Molodini has taken that message to heart. Inside the organization’s Missing Persons Museum in Tbilisi, the walls are covered by the personal belongings that parents shared to keep their memories alive – blurred black-and-white photos of young men smiling at the camera, boxing gloves, sport medals, diplomas, Soviet military cards from the Afghan war.
A big banner lists the missing Abkhazians, because “their parents are waiting as well,” explains Nineli Andriadze, Molodini’s deputy chairwoman and the museum’s caretaker, in her soft voice. She is still waiting to know the fate of her son Konstantin, whom she last saw on September 22, 1992.
In front of the museum is the Vashlijvari Fraternal Cemetery where some of the missing persons’ remains have been reburied over the years.
Eventually, the parents’ public diplomacy paid off, as over 314 people returned to Abkhazian and Georgian families over the years, recalls Vladimir.
That makes a huge difference. “In the Caucasus, visiting the grave is keeping the memory alive,” says Guli Kichba, who chairs Mothers of Abkhazia.
Turning the pages of “Hope Never Dies”, a book published by her organization that is full of faded photos of missing Abkhazians, she says: “If you light a candle, the soul will find peace.”
Guli knows this all too well. On the eve of St. Valentine’s Day this year, she was told that her son, Arzamet Tarba, had been identified. She had seen him last on March 14, 1993.
For twenty years she laid flowers in the courtyard of a green-painted house in Achadara, a village outside Sokhumi, where Abkhaz soldiers had told her that a few men, including possibly her son, were buried.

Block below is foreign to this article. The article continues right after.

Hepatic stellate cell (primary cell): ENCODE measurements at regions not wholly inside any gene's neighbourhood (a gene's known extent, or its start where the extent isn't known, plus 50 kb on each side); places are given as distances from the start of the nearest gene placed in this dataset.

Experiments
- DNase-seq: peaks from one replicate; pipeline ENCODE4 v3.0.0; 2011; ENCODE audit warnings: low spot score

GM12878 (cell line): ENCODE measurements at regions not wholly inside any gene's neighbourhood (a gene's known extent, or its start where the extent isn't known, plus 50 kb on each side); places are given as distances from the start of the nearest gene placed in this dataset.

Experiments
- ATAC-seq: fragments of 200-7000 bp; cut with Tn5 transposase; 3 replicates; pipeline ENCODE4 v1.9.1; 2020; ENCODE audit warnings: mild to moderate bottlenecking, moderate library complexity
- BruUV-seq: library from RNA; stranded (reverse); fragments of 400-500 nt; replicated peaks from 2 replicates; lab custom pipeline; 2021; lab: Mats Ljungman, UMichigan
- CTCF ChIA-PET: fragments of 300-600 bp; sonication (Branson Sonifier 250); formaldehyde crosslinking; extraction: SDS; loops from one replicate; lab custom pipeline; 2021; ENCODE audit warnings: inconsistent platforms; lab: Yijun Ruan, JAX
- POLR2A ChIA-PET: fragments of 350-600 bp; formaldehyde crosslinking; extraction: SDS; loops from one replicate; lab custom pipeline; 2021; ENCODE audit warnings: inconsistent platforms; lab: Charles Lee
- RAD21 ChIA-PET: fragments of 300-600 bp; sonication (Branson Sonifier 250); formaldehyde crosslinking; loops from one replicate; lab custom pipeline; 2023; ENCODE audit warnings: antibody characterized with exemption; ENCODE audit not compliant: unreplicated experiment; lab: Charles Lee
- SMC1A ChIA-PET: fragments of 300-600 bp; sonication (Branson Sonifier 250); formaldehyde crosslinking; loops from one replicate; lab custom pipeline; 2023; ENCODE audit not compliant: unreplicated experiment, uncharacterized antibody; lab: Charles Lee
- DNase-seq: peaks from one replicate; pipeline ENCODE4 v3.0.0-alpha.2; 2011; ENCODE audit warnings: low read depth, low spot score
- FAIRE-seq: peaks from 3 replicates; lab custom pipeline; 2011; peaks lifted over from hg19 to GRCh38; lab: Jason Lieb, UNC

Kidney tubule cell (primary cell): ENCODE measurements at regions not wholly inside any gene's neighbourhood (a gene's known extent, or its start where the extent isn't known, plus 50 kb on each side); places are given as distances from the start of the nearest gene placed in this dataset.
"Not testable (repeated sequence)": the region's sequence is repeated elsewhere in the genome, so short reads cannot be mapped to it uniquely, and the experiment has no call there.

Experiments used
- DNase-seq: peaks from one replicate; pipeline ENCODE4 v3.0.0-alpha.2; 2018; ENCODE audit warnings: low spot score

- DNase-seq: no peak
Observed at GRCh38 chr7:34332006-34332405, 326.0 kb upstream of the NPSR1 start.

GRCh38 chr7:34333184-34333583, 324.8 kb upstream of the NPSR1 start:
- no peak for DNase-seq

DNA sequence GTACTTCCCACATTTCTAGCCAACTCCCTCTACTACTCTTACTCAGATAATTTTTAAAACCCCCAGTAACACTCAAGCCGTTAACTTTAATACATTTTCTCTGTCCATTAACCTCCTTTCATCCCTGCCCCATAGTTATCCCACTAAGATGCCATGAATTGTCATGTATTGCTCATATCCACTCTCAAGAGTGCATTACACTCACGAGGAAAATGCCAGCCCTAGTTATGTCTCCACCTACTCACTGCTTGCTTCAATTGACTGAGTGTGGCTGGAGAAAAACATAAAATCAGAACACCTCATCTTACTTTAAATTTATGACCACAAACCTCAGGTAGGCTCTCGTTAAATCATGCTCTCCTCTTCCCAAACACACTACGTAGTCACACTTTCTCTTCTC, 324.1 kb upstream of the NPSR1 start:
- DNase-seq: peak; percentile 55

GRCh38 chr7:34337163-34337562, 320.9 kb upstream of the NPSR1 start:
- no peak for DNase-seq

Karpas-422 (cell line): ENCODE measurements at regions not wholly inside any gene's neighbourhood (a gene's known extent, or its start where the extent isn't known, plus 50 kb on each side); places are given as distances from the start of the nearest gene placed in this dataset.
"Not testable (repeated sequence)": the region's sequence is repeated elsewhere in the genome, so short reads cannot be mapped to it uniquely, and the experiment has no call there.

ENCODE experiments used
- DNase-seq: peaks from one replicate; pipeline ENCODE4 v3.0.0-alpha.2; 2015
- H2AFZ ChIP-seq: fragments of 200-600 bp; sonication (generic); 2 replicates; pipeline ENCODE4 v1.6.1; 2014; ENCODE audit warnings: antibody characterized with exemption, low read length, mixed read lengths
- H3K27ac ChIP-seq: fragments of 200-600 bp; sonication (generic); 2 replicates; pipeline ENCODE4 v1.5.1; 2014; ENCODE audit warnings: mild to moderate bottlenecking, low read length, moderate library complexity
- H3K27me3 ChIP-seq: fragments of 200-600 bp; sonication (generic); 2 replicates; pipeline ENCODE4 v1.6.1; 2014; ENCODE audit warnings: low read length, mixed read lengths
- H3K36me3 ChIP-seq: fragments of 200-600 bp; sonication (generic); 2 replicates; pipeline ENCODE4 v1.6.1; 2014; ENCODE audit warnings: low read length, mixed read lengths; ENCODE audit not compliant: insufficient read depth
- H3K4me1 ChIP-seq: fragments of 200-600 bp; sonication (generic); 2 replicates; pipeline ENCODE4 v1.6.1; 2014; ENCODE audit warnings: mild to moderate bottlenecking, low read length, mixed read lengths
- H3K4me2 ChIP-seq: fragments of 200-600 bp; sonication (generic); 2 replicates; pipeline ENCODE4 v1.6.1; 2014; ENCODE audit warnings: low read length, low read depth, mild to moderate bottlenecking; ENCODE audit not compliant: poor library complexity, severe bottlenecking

In fact, Arzamet was among the 64 bodies that Argentinean forensic scientists exhumed in Park Slavy (Park of Glory), in Sokhumi, last summer in an ICRC-led operation. A specialized laboratory in Zagreb, Croatia, is comparing DNA samples from the remains with the DNA of the missing persons’ relatives. So far 13 have been identified.
“The family of a missing person faces an ambiguous loss,” explains Jelena Milosevic-Lepotic, ICRC regional coordinator on the issue of missing persons. “There is no body, no physical proof of the death. They live in limbo, moving between hope their beloved might come back and despair that they might not.”
Families end up waiting, feeling like nothing is happening and that nobody is helping. In the aftermath of the war, psychological support and counseling for the families was not a priority in both sides.
Vashlijvari Fraternal Cemetery outside the Missing Persons Museum in Tbilisi. 44 missing persons’ remains have been reburied over the years on this cemetery; 23 of them remain unidentified. Photo: George Gogua
The parents’ associations eventually managed to get the authorities involved and both Sokhumi and Tbilisi set up State Commission on the Missing. The last meeting among parents happened in 2003 in Ochamchire, breakaway Abkhazia.
Thanks to the parenting network, a few exchanges still happened, including also the living. In one example, in 2006, the missing people were still alive: two girls on the Abkhaz list who got lost in the war chaos, were tracked down in Khoni, western Georgia, living with their Georgian relatives and reunited with their Abkhaz mother.